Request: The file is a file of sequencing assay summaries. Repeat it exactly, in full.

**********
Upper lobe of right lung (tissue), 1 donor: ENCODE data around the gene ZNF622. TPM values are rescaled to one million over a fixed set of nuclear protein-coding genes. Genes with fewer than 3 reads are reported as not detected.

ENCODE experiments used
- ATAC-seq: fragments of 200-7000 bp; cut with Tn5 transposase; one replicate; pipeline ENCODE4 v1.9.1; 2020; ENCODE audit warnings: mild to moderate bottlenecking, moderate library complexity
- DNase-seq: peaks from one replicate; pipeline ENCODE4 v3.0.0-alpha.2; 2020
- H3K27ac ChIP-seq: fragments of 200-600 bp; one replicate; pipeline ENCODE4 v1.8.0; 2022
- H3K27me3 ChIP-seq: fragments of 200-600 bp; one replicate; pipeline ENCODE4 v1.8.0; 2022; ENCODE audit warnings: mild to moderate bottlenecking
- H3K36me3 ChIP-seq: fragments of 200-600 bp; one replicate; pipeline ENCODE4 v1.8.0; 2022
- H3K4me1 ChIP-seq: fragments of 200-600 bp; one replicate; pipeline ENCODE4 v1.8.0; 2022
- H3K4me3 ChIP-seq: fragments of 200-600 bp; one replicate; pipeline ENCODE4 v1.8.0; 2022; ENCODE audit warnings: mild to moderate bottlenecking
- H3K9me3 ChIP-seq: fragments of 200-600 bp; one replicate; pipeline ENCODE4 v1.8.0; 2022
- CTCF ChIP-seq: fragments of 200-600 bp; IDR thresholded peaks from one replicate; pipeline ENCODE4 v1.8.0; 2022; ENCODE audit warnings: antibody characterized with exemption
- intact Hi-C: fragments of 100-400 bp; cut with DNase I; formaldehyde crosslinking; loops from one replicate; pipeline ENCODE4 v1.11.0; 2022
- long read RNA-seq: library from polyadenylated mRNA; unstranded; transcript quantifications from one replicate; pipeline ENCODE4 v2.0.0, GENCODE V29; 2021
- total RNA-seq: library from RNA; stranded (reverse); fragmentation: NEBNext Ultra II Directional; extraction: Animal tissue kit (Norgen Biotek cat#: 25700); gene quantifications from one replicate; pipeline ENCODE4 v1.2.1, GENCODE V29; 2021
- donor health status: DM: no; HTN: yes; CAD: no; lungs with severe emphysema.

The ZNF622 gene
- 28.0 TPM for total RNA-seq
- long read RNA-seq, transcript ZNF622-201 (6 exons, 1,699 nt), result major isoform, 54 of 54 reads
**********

Upper lobe of right lung (tissue), 1 donor: ENCODE data around the gene ZNF622. TPM values are rescaled to one million over a fixed set of nuclear protein-coding genes. Genes with fewer than 3 reads are reported as not detected.

ENCODE experiments used
- ATAC-seq: fragments of 200-7000 bp; cut with Tn5 transposase; one replicate; pipeline ENCODE4 v1.9.1; 2020; ENCODE audit warnings: mild to moderate bottlenecking, moderate library complexity
- DNase-seq: peaks from one replicate; pipeline ENCODE4 v3.0.0-alpha.2; 2020
- H3K27ac ChIP-seq: fragments of 200-600 bp; one replicate; pipeline ENCODE4 v1.8.0; 2022
- H3K27me3 ChIP-seq: fragments of 200-600 bp; one replicate; pipeline ENCODE4 v1.8.0; 2022; ENCODE audit warnings: mild to moderate bottlenecking
- H3K36me3 ChIP-seq: fragments of 200-600 bp; one replicate; pipeline ENCODE4 v1.8.0; 2022
- H3K4me1 ChIP-seq: fragments of 200-600 bp; one replicate; pipeline ENCODE4 v1.8.0; 2022
- H3K4me3 ChIP-seq: fragments of 200-600 bp; one replicate; pipeline ENCODE4 v1.8.0; 2022; ENCODE audit warnings: mild to moderate bottlenecking
- H3K9me3 ChIP-seq: fragments of 200-600 bp; one replicate; pipeline ENCODE4 v1.8.0; 2022
- CTCF ChIP-seq: fragments of 200-600 bp; IDR thresholded peaks from one replicate; pipeline ENCODE4 v1.8.0; 2022; ENCODE audit warnings: antibody characterized with exemption
- intact Hi-C: fragments of 100-400 bp; cut with DNase I; formaldehyde crosslinking; loops from one replicate; pipeline ENCODE4 v1.11.0; 2022
- long read RNA-seq: library from polyadenylated mRNA; unstranded; transcript quantifications from one replicate; pipeline ENCODE4 v2.0.0, GENCODE V29; 2021
- total RNA-seq: library from RNA; stranded (reverse); fragmentation: NEBNext Ultra II Directional; extraction: Animal tissue kit (Norgen Biotek cat#: 25700); gene quantifications from one replicate; pipeline ENCODE4 v1.2.1, GENCODE V29; 2021
- donor health status: DM: no; HTN: yes; CAD: no; lungs with severe emphysema.

The ZNF622 gene
- 28.0 TPM for total RNA-seq
- long read RNA-seq, transcript ZNF622-201 (6 exons, 1,699 nt), result major isoform, 54 of 54 reads